Japan is a destination where repeat visits are always a good idea. When you’ve done the bright lights of Tokyo, the culinary scene of Osaka and history of Kyoto, it’s time to take your journey further afield. Yet it needn’t be a complete change of direction.
If you’re after history, spirituality and natural beauty, one area which combines all three is the Kumano Kodo pilgrimage trail, hidden in the misty mountains of Wakayama Prefecture southeast of Osaka.
Dating to the 7th century, this sacred trail is one of just two UNESCO listed pilgrimages – the other being the Camino de Santiago (aka The Way of St James) in Spain.
Nicknamed ‘the pilgrimage of ants’ for the strings of pilgrims who once walked in procession along the route, it was a challenging yet deeply spiritual act of worship for devotees of the Shugendo religion – a hybrid of Shintoism and Buddhism.
In a nutshell, the Kumano Kodo is an elaborate network of trails leading through mountains and valleys of the Kii Peninsula en-route to three sacred grand shrines: Kumano Hongu Taisha, Kumano Nachi Taisha, and the Kumano Hayatama Taisha.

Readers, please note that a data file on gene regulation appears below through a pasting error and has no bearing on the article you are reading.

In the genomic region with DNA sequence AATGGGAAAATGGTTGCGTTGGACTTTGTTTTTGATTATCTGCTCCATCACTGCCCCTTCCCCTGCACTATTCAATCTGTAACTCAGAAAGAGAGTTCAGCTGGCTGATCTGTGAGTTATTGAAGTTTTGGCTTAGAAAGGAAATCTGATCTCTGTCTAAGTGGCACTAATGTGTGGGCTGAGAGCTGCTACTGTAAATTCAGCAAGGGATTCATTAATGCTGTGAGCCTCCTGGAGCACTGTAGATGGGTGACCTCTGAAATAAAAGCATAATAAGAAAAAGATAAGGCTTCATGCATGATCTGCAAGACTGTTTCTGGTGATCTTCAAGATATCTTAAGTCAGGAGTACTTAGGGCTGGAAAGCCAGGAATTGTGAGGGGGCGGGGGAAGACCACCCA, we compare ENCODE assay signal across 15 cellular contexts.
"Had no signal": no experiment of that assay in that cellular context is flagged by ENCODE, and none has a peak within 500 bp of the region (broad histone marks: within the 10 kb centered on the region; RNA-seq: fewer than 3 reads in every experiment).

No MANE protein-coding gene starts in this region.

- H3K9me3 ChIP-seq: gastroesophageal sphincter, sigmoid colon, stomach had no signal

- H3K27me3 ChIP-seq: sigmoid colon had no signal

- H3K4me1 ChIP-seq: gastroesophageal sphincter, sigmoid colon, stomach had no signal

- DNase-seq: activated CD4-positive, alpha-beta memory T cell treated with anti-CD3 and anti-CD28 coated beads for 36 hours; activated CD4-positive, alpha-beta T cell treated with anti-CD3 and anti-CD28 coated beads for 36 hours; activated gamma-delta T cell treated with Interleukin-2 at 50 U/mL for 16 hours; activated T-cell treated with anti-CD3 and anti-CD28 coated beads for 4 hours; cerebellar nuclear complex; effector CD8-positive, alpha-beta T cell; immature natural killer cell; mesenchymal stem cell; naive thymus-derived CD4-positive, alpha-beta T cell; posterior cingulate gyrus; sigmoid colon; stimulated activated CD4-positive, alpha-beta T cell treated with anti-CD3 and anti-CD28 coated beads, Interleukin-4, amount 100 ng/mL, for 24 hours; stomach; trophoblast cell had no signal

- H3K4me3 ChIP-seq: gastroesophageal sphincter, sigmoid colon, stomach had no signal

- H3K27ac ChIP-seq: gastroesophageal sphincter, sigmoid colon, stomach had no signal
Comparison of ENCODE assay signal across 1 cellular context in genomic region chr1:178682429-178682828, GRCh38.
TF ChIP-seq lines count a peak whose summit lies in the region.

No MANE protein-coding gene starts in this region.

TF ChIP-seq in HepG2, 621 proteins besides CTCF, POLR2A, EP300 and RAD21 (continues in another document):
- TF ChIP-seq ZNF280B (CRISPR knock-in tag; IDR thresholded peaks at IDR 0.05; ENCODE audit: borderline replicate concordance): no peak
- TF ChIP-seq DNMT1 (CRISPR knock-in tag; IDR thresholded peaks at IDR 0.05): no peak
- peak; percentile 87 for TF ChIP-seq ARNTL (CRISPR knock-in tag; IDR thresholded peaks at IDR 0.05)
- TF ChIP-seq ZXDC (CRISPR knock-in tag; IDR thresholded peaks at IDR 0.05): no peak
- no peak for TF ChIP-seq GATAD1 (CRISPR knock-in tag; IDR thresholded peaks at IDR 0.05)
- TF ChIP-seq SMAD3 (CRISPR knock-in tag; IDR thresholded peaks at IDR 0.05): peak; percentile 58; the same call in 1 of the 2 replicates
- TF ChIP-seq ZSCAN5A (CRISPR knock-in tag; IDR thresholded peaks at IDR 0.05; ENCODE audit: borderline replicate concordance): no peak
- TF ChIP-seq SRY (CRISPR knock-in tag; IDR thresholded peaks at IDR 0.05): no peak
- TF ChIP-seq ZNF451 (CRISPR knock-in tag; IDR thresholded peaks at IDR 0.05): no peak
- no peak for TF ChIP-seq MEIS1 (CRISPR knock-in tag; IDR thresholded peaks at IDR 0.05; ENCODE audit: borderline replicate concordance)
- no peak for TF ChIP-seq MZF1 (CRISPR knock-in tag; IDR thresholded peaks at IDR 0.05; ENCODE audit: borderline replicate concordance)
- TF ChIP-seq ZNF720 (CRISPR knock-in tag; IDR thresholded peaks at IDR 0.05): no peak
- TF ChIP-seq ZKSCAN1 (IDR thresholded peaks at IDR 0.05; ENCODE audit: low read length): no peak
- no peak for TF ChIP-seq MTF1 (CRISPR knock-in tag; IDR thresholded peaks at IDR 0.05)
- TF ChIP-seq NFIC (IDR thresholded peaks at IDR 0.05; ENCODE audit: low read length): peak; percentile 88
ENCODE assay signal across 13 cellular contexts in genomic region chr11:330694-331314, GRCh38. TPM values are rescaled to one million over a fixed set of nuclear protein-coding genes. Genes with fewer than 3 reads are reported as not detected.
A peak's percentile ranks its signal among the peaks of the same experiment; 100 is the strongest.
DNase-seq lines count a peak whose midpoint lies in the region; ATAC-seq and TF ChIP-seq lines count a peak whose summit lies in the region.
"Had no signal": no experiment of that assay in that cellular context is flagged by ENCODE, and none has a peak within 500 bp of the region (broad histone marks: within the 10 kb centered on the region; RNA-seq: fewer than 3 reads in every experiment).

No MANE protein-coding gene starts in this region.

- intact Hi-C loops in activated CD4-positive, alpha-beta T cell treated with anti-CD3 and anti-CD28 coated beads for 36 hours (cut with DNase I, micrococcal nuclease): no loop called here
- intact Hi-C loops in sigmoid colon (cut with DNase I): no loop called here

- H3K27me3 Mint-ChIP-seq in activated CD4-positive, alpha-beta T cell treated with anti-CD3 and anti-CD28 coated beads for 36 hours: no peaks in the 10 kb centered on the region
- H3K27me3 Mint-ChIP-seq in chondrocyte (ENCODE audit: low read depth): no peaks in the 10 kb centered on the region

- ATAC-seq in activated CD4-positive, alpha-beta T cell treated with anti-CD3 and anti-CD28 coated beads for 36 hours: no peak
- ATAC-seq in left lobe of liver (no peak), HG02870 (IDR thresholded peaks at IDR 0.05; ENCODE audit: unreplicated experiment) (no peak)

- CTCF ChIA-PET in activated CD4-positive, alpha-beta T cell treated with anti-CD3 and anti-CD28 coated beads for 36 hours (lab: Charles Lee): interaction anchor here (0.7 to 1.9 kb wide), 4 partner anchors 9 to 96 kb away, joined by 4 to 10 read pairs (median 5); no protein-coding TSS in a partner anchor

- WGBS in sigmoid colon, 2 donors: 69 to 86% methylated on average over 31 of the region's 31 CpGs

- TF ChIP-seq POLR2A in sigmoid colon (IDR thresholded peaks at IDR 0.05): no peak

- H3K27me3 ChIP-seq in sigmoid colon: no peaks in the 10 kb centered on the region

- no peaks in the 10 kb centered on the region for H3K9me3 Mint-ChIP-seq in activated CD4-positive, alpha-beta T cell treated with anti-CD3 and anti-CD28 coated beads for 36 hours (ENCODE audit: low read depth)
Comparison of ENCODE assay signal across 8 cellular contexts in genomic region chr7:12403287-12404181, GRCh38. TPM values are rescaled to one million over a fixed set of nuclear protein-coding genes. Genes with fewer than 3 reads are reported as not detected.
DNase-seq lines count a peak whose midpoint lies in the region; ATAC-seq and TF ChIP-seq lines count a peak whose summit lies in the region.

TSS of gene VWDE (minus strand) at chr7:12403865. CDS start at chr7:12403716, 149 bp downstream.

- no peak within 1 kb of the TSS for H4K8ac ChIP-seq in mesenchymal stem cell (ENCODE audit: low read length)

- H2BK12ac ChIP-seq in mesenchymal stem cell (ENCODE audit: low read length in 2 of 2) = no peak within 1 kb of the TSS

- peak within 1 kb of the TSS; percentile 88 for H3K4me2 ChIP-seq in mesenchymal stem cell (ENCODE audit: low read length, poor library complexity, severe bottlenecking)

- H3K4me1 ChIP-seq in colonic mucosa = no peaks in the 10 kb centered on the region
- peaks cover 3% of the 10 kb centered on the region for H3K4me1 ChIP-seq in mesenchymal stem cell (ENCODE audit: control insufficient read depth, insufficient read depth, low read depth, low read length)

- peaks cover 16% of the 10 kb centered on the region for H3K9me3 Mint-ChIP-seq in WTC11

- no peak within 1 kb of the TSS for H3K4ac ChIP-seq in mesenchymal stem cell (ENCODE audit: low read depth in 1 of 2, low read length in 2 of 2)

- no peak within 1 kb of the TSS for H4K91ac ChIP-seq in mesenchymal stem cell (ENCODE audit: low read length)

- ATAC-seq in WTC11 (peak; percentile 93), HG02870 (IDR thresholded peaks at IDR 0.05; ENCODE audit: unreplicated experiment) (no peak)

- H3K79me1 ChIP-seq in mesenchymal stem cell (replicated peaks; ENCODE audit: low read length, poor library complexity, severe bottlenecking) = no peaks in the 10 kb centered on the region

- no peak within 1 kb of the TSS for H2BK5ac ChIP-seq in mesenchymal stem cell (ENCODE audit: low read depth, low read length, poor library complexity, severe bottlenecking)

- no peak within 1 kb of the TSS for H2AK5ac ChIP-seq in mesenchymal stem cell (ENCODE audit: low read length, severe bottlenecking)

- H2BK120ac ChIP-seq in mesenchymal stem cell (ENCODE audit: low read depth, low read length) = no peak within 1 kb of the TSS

Though it has a history dating back more than a thousand years, it wasn’t long ago that this trail has been all but forgotten, left to fall into a state of disrepair. Today however, it is experiencing a resurgence of interest from international travellers.
I had the pleasure to travel along a stretch of this sacred route a few years back, and I’m still constantly thinking of its untamed beauty, history, and tradition.
Looking back through these photos again, I think a repeat visit to Wakayama (and let’s be honest, several other incredible Japanese destinations too) may be in order.
Here’s a taste of the things I experienced on the trip – and hope to see again.
When You Go
How to get there:
The easiest way to explore this area is by purchasing a Wakayama Kumano Pass from one of the JR (Japan Rail) stations in Wakayama Prefecture. You can easily catch a direct train from Osaka Kansai International Airport down to this area.
For around 8,500 yen, you can buy a three day hop-on hop-off rail and bus pass that allows you to travel freely on certain routes. The routes take in several of the hot spring villages such as Kawayu and Yunomine.
Where to stay:
Hotel Subaru – hotel-subaru.jp
Fujiya Ryokan – fuziya.co.jp/english
– I travelled as a guest of Wakayama Prefecture.